Revised Common Lectionary: 1 Kings 19:1-4, (5-7), 8-15a and Psalm 42-43; Isaiah 65:1-9 and Psalm 22:19-18; Galatians 3:23-29; Luke 8:26-39
Narrative Lectionary: Series on Ten Commandments, Exodus 20:3-11 and Matthew 22:34-40
For the season after Pentecost, beginning on the second Sunday there are two choices for the Hebrew Scripture readings, each paired with a Psalm reading. The first selection for this season will follow the prophets from the time of the kings after David and be semi-continuous, while the second selection will move about the Hebrew scriptures, paired with the rest of the lectionary scriptures as part of a daily theme.
Prophetic activity in the Hebrew Scriptures tends to rise when kings are making poor political alliances, turning from God’s ways, and ignoring the poor. In 1 Kings 19, King Ahab was doing all three—he had followed the ways of his wife Jezebel to worship Baal, and worship of Baal required human sacrifice. The prophet Elijah had stood against the prophets of Baal, and in a showdown with 450 of Baal’s prophets, Elijah had them killed. Jezebel promised death for Elijah, and he fled. In his exhaustion, he fell asleep under a bush, longing to die, but an angel woke Elijah up and commanded him to eat and drink. Elijah ate and drank, slept, was woken again by the angel, and after a second meal was nourished enough to continue his journey. When he came to Horeb, God asked him why he had come. Elijah told God of all that happened, and that he was the only one left faithful to God. Now, just before the incident with the prophets of Baal, Obadiah, a servant of Ahab who was faithful to God, had hid one hundred other prophets of God, fifty to a cave (18:7-15). Elijah was not really alone, but in his exhaustion, he felt alone. He was burned out. And after God passed by Elijah—not in the forces of nature of power and destruction associated with other gods of the day, but in the sound of sheer silence. God listened to Elijah and told him to return to the wilderness of Damascus. In the verses immediately following, God shared the succession plan to Elijah. God still had work for Elijah to do, but now Elijah knew he could go on.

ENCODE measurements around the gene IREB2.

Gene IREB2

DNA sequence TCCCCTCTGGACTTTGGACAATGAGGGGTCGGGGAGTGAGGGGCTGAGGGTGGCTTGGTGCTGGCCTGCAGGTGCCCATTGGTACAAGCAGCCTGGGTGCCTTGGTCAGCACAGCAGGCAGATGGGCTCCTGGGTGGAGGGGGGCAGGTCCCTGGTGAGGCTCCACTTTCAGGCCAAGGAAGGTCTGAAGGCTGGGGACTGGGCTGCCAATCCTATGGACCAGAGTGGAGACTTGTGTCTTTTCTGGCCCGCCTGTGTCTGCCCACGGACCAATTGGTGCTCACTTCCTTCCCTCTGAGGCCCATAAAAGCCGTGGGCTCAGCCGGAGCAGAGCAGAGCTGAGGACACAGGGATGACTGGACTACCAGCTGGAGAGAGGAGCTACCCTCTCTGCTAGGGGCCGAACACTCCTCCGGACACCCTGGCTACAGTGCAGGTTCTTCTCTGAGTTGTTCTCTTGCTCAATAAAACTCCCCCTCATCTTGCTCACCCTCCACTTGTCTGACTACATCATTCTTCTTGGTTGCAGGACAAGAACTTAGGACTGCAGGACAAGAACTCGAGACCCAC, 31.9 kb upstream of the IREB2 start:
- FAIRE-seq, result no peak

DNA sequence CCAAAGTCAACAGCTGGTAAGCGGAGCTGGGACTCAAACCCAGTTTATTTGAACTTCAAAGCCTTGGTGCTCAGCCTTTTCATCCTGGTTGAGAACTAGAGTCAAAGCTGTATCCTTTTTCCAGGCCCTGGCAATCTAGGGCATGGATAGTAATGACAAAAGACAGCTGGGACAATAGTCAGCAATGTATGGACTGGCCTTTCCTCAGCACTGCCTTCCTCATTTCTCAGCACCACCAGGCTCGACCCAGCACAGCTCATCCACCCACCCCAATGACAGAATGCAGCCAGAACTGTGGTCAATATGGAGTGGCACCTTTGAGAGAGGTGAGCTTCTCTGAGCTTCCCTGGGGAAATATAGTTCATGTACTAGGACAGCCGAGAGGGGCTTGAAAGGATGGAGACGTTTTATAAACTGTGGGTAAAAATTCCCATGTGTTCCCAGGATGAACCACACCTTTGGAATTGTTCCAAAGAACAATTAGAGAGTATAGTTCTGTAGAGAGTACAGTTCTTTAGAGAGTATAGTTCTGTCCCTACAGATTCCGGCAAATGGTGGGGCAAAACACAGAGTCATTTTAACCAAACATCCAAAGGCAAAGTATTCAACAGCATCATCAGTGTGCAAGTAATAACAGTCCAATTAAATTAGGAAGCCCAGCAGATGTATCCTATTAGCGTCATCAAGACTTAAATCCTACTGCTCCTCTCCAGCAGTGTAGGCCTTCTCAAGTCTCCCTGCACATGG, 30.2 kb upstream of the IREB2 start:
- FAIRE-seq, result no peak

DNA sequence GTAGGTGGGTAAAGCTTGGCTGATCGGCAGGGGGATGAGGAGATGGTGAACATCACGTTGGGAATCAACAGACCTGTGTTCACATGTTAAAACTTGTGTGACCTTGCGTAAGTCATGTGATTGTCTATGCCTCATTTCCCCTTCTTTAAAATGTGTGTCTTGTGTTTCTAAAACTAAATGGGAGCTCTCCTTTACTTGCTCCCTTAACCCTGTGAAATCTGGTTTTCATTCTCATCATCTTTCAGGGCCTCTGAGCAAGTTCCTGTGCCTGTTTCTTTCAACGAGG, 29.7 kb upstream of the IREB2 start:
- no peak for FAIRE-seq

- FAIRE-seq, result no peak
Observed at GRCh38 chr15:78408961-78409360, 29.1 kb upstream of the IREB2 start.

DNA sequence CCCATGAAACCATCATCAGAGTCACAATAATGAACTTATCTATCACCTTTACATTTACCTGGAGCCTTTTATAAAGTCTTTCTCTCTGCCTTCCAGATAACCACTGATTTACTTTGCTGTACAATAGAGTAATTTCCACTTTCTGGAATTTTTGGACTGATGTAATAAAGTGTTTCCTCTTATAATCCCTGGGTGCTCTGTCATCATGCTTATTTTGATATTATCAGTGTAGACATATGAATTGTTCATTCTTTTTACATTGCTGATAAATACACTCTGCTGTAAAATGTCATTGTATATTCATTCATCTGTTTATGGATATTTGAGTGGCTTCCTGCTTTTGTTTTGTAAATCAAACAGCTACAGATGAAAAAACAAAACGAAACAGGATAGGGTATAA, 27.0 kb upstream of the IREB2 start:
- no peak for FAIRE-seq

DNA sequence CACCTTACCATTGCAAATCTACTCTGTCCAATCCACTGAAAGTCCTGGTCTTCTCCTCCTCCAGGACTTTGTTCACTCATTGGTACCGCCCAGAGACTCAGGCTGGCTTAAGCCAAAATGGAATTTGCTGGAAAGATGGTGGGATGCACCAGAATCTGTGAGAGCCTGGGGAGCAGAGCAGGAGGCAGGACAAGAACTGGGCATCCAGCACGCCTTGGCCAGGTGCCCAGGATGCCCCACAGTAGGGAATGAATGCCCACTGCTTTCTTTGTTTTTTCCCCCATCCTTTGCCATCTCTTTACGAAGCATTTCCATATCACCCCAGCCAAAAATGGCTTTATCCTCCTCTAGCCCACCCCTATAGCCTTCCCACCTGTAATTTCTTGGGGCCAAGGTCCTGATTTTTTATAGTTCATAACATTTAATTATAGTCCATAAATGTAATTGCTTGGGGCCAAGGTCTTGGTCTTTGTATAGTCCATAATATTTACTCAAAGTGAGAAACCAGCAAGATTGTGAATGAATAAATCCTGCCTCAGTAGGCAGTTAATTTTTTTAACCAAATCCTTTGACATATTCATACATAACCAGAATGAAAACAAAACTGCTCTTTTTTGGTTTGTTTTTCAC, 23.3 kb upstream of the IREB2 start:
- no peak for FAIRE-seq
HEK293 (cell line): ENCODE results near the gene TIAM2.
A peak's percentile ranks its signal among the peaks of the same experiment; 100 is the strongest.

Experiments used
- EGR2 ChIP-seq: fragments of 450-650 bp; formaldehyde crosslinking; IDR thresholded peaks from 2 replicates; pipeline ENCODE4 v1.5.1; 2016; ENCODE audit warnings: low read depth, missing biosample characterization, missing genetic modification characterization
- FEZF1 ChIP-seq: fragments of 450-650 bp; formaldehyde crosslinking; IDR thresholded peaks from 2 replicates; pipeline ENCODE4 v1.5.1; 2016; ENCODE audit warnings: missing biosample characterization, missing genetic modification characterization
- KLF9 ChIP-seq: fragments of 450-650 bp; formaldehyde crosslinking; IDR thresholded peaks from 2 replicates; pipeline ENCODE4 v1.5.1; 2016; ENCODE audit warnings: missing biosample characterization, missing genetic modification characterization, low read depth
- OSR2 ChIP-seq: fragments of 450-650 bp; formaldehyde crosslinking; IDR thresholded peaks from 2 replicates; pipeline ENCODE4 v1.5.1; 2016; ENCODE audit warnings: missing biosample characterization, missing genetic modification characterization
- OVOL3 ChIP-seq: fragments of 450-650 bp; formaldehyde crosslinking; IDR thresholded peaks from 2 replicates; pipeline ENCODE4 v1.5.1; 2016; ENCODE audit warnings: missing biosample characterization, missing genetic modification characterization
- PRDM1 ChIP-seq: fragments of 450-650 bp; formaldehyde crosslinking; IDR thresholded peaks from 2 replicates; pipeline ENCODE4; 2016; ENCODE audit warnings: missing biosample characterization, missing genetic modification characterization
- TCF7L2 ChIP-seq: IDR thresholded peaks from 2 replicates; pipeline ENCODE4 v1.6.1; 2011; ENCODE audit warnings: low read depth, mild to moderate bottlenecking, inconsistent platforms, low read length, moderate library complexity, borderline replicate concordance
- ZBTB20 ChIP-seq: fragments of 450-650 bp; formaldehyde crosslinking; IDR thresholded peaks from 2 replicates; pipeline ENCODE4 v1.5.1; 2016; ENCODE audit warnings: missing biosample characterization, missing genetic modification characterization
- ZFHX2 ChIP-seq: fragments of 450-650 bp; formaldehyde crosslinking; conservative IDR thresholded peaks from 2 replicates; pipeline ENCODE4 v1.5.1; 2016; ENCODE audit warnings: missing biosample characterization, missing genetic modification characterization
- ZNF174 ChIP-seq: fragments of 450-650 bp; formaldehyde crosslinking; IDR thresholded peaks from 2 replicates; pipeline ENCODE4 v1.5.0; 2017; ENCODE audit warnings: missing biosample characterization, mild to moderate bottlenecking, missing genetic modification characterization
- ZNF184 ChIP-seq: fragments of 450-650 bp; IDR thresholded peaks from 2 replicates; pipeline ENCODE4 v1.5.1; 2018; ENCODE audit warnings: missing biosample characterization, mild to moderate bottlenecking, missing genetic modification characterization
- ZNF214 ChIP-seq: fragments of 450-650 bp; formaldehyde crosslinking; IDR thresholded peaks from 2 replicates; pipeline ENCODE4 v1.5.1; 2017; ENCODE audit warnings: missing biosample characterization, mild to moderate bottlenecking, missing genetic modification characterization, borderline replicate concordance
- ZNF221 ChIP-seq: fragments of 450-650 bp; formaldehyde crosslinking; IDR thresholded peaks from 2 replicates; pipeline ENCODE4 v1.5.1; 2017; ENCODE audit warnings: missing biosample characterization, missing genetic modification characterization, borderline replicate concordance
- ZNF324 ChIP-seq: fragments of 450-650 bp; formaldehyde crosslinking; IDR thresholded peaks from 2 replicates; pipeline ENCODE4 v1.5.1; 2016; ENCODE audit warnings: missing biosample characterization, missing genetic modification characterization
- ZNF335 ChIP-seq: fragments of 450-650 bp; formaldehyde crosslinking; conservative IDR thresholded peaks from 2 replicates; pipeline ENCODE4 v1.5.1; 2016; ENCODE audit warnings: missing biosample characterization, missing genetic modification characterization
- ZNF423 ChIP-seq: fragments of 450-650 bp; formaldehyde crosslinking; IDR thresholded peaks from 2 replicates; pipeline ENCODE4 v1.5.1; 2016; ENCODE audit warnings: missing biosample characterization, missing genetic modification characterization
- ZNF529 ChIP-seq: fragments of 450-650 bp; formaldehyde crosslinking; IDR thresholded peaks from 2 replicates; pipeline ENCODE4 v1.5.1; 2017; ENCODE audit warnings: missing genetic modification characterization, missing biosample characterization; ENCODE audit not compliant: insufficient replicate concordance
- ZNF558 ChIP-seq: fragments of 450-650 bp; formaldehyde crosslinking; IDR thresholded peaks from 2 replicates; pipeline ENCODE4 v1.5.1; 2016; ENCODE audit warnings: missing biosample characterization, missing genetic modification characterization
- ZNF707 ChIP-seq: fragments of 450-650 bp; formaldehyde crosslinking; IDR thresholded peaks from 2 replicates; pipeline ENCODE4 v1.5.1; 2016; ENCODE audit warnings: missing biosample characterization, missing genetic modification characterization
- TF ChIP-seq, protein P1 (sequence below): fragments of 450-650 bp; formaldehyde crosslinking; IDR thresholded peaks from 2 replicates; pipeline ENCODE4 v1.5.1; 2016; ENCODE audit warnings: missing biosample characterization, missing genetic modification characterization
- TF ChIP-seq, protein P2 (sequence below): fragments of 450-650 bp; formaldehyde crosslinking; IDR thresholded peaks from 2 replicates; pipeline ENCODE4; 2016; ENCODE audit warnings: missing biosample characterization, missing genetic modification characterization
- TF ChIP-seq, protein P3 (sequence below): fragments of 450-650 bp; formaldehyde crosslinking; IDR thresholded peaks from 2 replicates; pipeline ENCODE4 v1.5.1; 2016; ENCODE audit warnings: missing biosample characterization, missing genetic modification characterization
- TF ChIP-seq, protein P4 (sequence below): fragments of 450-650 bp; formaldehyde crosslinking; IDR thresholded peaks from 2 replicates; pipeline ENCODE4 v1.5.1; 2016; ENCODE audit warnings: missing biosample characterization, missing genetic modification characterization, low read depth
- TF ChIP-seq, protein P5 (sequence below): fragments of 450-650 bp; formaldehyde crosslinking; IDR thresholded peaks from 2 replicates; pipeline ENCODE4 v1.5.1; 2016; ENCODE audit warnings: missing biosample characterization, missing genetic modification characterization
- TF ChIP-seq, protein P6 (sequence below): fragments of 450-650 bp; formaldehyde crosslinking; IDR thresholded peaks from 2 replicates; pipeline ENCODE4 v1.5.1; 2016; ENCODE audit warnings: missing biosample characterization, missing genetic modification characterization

Psalms 42 and 43 are paired together as they have a common refrain in verses 42:5, 11, and 43:5. The psalmist asks in this refrain why their own soul is distressed, but finds encouragement in their hope in God. Psalm 42 begins with the metaphor of a deer longing for flowing streams of water—this is how we long for God. The psalmist longs to experience God while in the midst of sorrow and despair. However, the psalmist knows their hope is in God, and God will save them, even as their enemies taunt them as if God isn’t near. In psalm 43, the demands justice from God, for they have faced oppression and surely God will deliver them. The psalmist gives thanks to God before the altar in worship, for they put their hope in God.
The second selection in the Hebrew scriptures is from what scholars call Third Isaiah, the writings in the tradition of the prophet Isaiah but from after the exile, when the people had returned and began to resume their old ways. In 65:1-9, God is angry with the people who have gone back to worshiping idols and other gods. In the Hebrew scriptures, God often describes anger as a fire burning in one’s nose, the smoke coming out from God’s nostrils. Even though God had delivered them, was ready to welcome them back, the people resumed their abominable practices. Yet God will not destroy them; the people are the remnant that was saved. However, God will not forget, and the people will continue to struggle because they refuse to turn to God’s ways.
Psalm 22:19-28 is a cry from the psalmist for God to not turn away, but to hear their cries of suffering. The psalmist also calls upon the congregation to turn back to God, for God has delivered them before. God has previously answered the psalmist and God will do so again if the people turn back to God. God is the one who has dominion over all people, and the psalmist is assured that all nations will turn to God.